This is a guest post by Mike Monroe.
Ask anyone what makes a great salesperson, and you’ll probably hear about extroversion, charm, attention-seeking behavior, and other clichés. But if you ask someone who’s studied the subject, you might be amazed by the response.
Forget those worn-out stereotypes, and consider the following four qualities of great salespeople. Contrary to popular opinion, they can actually be learned:
The most common misconception is that extroverts who can talk about anything to anyone naturally make the best salespeople. The opposite assumption is made about introverts who don’t find small talk as easy. When Wharton School professor Adam Grant tested the theory, his findings, published in Psychological Science, proved that the best in sales are actually those in the middle.
Known as ambiverts, they’re a balance of extroverted and introverted personalities. All salespeople are taught to identify someone’s personality right away and adapt to it. If you’ve ever people-watched two chatty individuals or witnessed a conversation dominated by silence, then you’ll get why being chameleonlike gives ambiverts an advantage.
Optimism isn’t about being in a good mood all the time. It’s about trusting that things will turn out in your favor, even when you have no reason to believe it. It’s like a conspiracy theory for your own success—one proven to be a self-fulfilling prophecy for many of today’s most successful salespeople.
One of the most famous studies on optimism in sales was conducted by Martin Seligman on MetLife’s sales force and discussed in a post to HubSpot’s sales blog. Despite spending $30,000 on training for each salesperson, MetLife’s turnover rate was more than 80% after four years. After Seligman’s assessment revealed that optimistic salespeople sold 33% more insurance, the company started hiring for optimism. Turnover decreased dramatically, and the sales force is still thriving.
No matter how versatile and optimistic you are, sales still involves a lot of grinding and rejection. Having a strong short-term memory means remembering those rejections and staying optimistic despite them. That’s why, according to a Forbes article by psychiatrist Dale Archer, athletes and people with ADHD make great salespeople and entrepreneurs; they know how to celebrate or recover quickly and keep going.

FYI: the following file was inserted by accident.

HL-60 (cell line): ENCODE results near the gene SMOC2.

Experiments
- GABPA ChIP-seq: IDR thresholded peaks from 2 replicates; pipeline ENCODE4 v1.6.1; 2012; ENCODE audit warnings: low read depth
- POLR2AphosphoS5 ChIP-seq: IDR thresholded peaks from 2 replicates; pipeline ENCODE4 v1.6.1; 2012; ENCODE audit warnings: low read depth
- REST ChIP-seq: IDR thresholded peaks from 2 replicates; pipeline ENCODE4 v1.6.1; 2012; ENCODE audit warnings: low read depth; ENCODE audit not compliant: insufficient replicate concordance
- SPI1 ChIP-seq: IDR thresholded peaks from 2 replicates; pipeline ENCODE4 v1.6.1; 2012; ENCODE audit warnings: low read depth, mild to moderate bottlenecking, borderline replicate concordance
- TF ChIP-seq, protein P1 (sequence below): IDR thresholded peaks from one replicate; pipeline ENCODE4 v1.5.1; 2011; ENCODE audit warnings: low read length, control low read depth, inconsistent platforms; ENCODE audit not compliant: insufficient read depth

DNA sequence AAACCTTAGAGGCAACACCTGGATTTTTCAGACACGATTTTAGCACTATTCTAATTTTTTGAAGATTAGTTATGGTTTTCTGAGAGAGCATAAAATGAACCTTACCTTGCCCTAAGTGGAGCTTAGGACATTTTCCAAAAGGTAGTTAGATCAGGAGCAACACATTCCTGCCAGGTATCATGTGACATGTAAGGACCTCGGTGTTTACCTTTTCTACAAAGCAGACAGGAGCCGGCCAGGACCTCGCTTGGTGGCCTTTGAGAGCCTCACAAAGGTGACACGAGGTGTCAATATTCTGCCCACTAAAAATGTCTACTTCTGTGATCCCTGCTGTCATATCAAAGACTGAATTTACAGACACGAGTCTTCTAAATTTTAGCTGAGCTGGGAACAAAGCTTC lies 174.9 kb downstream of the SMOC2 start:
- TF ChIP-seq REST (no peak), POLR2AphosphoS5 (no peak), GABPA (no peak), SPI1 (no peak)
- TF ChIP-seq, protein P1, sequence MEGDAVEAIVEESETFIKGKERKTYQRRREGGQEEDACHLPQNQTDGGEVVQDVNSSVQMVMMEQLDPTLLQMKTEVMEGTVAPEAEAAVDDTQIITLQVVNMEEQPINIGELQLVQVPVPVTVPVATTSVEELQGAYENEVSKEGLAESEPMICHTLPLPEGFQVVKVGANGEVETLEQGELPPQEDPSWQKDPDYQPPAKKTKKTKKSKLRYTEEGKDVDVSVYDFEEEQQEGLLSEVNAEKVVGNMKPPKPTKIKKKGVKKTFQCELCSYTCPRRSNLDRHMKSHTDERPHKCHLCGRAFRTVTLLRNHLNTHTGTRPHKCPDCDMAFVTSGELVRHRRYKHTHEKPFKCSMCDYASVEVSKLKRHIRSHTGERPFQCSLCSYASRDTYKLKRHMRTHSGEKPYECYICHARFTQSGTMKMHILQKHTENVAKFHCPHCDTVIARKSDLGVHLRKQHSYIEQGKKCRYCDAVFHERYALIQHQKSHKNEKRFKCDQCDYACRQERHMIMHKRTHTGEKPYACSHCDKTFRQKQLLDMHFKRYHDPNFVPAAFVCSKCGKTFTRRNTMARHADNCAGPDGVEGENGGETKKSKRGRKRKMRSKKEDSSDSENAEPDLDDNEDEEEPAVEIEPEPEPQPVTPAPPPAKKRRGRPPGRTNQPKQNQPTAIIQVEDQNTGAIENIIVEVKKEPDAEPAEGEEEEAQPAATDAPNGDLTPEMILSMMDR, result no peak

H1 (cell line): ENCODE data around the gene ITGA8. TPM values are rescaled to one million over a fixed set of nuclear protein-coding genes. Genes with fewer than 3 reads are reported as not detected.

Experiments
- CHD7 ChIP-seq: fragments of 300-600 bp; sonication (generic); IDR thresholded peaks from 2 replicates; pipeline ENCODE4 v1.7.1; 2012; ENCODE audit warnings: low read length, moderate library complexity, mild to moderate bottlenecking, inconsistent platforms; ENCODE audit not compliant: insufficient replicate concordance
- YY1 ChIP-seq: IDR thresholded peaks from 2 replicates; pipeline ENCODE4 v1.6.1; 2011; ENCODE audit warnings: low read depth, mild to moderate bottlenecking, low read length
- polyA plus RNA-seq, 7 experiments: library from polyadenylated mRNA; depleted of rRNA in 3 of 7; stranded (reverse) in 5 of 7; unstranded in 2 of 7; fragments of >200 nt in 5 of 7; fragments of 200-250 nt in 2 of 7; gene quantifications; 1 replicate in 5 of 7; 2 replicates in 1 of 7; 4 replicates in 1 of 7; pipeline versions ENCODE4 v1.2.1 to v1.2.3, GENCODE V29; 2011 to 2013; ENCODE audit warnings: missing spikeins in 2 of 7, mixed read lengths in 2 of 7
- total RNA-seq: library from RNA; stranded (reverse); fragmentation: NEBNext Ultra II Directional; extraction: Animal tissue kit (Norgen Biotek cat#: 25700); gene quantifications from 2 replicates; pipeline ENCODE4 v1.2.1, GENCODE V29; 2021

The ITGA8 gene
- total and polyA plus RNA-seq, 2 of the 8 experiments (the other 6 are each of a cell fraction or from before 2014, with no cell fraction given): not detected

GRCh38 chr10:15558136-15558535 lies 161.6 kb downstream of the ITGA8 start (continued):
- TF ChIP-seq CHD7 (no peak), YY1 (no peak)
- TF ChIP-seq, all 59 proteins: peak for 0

Additionally, lifelong entrepreneur Robert Clay says in a Marketing Donut article that up to 80% of nonroutine sales don’t occur until after the first four rejections. However, 92% of salespeople give up or forget to follow up with prospects before asking a fifth time. That means the most tenacious 8% of the sales force closes 80% of the most lucrative sales.
The above qualities don’t mean much if you don’t have the grit to keep pushing. As I mentioned, you have to keep rejections in mind while maintaining the optimism that everything will work out. Sales is one of the most lucrative prfessions because the most successful salespeople simply don’t give up. Whether it’s passion or stubbornness, grit is one of the most important keys to success.
The fact that most prospects take multiple touches to close is why one study, discussed in a CNET article, suggests robots could be better at sales than people. Robotics company Conversica performed the study by contacting 548 companies in nine industries and asking for a human salesperson. The majority either never replied or gave up after one or two tries. But robotic sales systems kept pushing toward the sale.
The best thing about these four qualities is that you don’t have to master all four to be a stellar salesperson. Just lean into your strengths and focus on the combination of qualities that suit you best—and you’ll be on your way to closing more sales in no time.
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